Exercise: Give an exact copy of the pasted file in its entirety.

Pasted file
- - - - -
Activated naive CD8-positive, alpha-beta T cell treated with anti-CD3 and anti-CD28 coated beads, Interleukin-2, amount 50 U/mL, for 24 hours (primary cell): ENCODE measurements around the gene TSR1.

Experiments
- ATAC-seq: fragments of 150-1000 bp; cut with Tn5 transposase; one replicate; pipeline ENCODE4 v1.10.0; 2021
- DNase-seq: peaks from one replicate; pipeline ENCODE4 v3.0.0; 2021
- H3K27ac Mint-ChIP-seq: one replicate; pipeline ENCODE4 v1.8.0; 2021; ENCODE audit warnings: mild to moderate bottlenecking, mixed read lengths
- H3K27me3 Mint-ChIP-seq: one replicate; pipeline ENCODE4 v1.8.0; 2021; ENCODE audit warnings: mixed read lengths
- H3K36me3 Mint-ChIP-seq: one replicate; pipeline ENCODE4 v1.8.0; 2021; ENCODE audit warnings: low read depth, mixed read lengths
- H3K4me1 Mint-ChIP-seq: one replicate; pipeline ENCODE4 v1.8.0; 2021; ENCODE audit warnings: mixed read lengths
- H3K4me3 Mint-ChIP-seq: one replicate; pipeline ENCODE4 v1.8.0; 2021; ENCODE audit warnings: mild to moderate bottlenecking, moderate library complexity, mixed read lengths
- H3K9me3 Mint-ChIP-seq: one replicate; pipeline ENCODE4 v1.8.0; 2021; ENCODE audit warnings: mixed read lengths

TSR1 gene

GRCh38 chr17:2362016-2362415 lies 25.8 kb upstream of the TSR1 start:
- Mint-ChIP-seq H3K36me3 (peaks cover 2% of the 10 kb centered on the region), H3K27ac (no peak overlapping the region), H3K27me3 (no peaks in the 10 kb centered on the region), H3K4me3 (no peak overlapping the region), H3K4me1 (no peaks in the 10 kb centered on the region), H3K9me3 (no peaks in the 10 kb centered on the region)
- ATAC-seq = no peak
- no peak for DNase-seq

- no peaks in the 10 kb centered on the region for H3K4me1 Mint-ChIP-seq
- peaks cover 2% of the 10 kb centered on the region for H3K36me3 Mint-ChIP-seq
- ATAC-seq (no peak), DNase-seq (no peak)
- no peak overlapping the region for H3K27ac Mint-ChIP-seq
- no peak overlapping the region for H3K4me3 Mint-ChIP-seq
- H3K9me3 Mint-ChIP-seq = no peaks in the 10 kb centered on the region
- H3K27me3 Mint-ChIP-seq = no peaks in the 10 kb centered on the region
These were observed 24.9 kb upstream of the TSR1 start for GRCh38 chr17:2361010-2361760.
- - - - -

Activated naive CD8-positive, alpha-beta T cell treated with anti-CD3 and anti-CD28 coated beads, Interleukin-2, amount 50 U/mL, for 24 hours (primary cell): ENCODE measurements around the gene TSR1.

Experiments
- ATAC-seq: fragments of 150-1000 bp; cut with Tn5 transposase; one replicate; pipeline ENCODE4 v1.10.0; 2021
- DNase-seq: peaks from one replicate; pipeline ENCODE4 v3.0.0; 2021
- H3K27ac Mint-ChIP-seq: one replicate; pipeline ENCODE4 v1.8.0; 2021; ENCODE audit warnings: mild to moderate bottlenecking, mixed read lengths
- H3K27me3 Mint-ChIP-seq: one replicate; pipeline ENCODE4 v1.8.0; 2021; ENCODE audit warnings: mixed read lengths
- H3K36me3 Mint-ChIP-seq: one replicate; pipeline ENCODE4 v1.8.0; 2021; ENCODE audit warnings: low read depth, mixed read lengths
- H3K4me1 Mint-ChIP-seq: one replicate; pipeline ENCODE4 v1.8.0; 2021; ENCODE audit warnings: mixed read lengths
- H3K4me3 Mint-ChIP-seq: one replicate; pipeline ENCODE4 v1.8.0; 2021; ENCODE audit warnings: mild to moderate bottlenecking, moderate library complexity, mixed read lengths
- H3K9me3 Mint-ChIP-seq: one replicate; pipeline ENCODE4 v1.8.0; 2021; ENCODE audit warnings: mixed read lengths

TSR1 gene

GRCh38 chr17:2362016-2362415 lies 25.8 kb upstream of the TSR1 start:
- Mint-ChIP-seq H3K36me3 (peaks cover 2% of the 10 kb centered on the region), H3K27ac (no peak overlapping the region), H3K27me3 (no peaks in the 10 kb centered on the region), H3K4me3 (no peak overlapping the region), H3K4me1 (no peaks in the 10 kb centered on the region), H3K9me3 (no peaks in the 10 kb centered on the region)
- ATAC-seq = no peak
- no peak for DNase-seq

- no peaks in the 10 kb centered on the region for H3K4me1 Mint-ChIP-seq
- peaks cover 2% of the 10 kb centered on the region for H3K36me3 Mint-ChIP-seq
- ATAC-seq (no peak), DNase-seq (no peak)
- no peak overlapping the region for H3K27ac Mint-ChIP-seq
- no peak overlapping the region for H3K4me3 Mint-ChIP-seq
- H3K9me3 Mint-ChIP-seq = no peaks in the 10 kb centered on the region
- H3K27me3 Mint-ChIP-seq = no peaks in the 10 kb centered on the region
These were observed 24.9 kb upstream of the TSR1 start for GRCh38 chr17:2361010-2361760.